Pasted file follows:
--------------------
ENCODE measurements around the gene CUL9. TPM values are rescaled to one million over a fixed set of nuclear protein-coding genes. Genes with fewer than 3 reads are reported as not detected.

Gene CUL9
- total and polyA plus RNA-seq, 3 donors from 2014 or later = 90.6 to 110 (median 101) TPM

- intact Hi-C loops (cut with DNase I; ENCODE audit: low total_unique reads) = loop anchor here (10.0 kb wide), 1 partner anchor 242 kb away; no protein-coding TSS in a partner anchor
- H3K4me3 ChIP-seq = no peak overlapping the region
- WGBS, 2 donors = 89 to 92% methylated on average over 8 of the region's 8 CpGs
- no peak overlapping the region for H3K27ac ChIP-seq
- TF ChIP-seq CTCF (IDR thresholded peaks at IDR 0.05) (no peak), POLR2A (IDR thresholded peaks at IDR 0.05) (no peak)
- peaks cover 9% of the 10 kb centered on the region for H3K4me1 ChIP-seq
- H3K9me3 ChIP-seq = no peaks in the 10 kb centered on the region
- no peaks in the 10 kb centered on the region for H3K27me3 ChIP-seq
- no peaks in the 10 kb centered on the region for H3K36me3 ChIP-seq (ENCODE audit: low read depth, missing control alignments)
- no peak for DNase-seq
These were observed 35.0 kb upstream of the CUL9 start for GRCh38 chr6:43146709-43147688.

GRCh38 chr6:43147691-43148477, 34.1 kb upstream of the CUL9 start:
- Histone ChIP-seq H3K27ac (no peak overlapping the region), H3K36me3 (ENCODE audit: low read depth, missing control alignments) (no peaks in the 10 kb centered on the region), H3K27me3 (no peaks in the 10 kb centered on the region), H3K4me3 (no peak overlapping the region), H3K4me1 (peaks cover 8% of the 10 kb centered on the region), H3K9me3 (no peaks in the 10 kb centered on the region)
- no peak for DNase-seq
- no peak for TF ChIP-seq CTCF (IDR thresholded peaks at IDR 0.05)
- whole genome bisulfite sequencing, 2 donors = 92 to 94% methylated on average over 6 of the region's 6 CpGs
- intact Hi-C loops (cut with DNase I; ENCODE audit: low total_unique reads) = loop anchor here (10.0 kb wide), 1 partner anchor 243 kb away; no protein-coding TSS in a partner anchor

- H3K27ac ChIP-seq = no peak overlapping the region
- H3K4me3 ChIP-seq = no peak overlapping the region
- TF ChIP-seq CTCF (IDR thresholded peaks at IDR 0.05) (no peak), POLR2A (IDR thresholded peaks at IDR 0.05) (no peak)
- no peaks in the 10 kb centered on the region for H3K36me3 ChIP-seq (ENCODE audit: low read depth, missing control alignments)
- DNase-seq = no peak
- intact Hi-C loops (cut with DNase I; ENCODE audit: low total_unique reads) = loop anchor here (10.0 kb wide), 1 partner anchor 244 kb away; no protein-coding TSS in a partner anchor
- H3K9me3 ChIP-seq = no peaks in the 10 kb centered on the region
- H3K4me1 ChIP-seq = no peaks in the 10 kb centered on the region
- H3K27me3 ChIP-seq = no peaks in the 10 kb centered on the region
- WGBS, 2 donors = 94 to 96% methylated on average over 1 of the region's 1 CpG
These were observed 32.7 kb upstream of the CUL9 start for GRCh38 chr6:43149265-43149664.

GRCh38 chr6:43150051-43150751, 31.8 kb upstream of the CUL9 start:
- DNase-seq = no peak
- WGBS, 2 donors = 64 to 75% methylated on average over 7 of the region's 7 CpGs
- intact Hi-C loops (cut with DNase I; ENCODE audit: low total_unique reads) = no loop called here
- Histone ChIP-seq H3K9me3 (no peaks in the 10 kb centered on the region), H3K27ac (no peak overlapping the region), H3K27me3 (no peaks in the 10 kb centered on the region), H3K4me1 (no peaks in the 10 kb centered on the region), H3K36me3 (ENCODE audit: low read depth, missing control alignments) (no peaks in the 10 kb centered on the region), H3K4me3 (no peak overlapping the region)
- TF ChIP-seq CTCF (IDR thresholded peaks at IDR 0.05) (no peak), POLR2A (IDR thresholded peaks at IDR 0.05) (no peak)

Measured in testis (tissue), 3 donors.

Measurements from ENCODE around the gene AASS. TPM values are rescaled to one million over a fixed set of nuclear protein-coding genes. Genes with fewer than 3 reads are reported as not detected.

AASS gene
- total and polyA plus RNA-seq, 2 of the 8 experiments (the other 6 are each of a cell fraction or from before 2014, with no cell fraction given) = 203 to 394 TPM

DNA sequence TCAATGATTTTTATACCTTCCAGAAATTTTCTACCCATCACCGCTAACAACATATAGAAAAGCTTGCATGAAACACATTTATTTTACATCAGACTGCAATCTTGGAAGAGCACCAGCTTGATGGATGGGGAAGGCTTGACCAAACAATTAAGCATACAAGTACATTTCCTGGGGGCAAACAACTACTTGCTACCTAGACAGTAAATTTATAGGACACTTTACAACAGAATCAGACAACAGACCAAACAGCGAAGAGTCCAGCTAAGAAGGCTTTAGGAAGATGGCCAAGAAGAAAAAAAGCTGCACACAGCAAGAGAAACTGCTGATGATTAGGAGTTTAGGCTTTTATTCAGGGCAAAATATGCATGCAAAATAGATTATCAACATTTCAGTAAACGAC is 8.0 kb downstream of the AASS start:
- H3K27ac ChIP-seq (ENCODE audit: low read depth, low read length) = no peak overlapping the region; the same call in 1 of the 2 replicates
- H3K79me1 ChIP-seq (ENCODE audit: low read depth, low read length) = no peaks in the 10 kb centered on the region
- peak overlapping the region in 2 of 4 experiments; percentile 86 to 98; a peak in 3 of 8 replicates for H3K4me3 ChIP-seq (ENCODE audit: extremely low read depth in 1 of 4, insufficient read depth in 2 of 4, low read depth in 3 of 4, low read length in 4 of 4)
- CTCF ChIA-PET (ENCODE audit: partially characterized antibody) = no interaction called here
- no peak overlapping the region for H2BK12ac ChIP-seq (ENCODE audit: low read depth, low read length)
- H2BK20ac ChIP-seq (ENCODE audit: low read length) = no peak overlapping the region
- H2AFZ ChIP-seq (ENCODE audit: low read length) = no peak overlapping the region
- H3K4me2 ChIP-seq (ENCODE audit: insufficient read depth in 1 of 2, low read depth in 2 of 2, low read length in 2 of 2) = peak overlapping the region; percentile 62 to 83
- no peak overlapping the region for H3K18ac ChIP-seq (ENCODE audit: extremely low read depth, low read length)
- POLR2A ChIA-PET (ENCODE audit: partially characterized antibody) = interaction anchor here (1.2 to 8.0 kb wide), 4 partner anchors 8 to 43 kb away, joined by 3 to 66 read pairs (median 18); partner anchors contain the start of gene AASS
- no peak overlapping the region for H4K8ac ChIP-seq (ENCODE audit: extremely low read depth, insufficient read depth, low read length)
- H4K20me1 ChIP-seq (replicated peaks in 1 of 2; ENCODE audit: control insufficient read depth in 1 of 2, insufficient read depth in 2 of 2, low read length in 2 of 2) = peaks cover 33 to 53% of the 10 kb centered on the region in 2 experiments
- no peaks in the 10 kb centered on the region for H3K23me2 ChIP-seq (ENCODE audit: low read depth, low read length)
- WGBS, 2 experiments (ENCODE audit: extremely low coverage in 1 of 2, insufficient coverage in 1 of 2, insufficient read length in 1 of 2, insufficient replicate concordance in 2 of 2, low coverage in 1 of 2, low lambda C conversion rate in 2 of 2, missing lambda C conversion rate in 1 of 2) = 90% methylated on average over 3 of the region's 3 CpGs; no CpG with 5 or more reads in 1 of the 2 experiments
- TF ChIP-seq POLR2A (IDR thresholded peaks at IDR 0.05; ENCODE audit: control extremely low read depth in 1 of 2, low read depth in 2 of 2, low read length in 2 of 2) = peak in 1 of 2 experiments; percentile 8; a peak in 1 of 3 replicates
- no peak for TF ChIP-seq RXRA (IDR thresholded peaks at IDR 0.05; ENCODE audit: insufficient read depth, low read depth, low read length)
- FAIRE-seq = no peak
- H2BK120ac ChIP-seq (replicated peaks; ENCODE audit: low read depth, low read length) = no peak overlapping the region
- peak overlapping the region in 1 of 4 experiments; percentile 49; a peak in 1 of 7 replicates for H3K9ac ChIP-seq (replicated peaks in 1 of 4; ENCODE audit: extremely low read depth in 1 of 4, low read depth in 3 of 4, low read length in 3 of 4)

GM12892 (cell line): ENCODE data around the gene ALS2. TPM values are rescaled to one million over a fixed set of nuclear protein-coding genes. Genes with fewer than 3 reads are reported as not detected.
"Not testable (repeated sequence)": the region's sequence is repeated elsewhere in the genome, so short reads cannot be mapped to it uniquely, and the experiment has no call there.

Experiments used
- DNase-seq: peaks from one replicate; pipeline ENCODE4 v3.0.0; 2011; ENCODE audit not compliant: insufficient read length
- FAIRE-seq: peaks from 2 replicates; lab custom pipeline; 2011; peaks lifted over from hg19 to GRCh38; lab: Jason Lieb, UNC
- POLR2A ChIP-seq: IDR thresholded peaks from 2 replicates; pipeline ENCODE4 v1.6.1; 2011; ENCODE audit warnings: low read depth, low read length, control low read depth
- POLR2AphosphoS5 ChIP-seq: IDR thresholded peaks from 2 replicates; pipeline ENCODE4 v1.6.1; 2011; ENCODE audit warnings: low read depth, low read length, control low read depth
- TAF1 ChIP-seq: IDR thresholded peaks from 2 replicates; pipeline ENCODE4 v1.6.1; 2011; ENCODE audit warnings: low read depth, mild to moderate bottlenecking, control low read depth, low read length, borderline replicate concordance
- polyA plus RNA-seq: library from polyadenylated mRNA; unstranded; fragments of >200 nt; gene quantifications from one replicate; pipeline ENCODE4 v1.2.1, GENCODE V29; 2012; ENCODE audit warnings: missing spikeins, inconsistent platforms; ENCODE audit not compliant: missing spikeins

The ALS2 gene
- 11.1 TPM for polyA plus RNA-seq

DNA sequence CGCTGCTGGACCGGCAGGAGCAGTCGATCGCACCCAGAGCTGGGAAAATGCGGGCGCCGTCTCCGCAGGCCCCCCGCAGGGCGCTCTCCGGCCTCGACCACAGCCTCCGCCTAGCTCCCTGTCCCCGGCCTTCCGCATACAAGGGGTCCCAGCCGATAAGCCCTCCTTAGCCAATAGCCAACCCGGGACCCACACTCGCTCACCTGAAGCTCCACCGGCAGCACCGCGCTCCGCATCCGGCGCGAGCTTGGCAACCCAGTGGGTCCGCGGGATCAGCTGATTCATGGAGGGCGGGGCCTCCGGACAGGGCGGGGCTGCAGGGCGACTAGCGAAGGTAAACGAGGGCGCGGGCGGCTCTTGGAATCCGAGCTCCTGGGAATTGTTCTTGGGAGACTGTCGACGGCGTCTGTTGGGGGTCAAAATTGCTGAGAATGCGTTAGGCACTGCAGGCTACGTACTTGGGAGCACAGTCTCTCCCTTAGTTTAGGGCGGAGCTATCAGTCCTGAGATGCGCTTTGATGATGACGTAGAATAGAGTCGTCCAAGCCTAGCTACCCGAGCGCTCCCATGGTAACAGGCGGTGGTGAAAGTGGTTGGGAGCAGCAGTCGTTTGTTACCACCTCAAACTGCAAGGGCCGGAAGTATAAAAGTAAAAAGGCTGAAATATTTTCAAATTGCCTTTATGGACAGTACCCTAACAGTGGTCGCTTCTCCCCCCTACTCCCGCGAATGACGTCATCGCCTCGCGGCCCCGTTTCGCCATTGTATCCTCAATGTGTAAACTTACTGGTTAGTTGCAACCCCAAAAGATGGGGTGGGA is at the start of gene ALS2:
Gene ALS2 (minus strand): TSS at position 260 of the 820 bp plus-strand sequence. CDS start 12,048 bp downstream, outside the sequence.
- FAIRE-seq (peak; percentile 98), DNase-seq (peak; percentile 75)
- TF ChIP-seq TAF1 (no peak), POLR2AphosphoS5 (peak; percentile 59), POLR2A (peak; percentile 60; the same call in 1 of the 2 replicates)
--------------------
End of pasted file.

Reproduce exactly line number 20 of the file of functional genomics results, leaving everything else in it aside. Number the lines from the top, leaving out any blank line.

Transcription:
- intact Hi-C loops (cut with DNase I; ENCODE audit: low total_unique reads) = loop anchor here (10.0 kb wide), 1 partner anchor 243 kb away; no protein-coding TSS in a partner anchor